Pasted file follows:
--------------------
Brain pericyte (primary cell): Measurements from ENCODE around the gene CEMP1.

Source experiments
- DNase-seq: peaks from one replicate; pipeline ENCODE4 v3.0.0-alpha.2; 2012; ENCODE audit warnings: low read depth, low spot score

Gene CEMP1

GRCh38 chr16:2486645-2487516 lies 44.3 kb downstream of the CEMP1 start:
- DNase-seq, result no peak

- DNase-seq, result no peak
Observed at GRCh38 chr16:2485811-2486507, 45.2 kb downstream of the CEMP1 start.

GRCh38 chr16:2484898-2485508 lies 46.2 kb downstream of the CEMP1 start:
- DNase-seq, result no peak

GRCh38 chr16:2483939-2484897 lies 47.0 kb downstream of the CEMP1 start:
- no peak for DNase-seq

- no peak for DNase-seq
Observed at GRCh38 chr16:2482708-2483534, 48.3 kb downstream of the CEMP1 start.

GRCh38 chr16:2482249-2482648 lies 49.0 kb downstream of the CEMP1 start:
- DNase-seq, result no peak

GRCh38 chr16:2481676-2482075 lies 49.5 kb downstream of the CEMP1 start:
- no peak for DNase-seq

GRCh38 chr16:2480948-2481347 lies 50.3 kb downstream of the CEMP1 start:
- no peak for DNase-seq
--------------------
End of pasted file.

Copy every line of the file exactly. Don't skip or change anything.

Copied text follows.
Brain pericyte (primary cell): Measurements from ENCODE around the gene CEMP1.

Source experiments
- DNase-seq: peaks from one replicate; pipeline ENCODE4 v3.0.0-alpha.2; 2012; ENCODE audit warnings: low read depth, low spot score

Gene CEMP1

GRCh38 chr16:2486645-2487516 lies 44.3 kb downstream of the CEMP1 start:
- DNase-seq, result no peak

- DNase-seq, result no peak
Observed at GRCh38 chr16:2485811-2486507, 45.2 kb downstream of the CEMP1 start.

GRCh38 chr16:2484898-2485508 lies 46.2 kb downstream of the CEMP1 start:
- DNase-seq, result no peak

GRCh38 chr16:2483939-2484897 lies 47.0 kb downstream of the CEMP1 start:
- no peak for DNase-seq

- no peak for DNase-seq
Observed at GRCh38 chr16:2482708-2483534, 48.3 kb downstream of the CEMP1 start.

GRCh38 chr16:2482249-2482648 lies 49.0 kb downstream of the CEMP1 start:
- DNase-seq, result no peak

GRCh38 chr16:2481676-2482075 lies 49.5 kb downstream of the CEMP1 start:
- no peak for DNase-seq

GRCh38 chr16:2480948-2481347 lies 50.3 kb downstream of the CEMP1 start:
- no peak for DNase-seq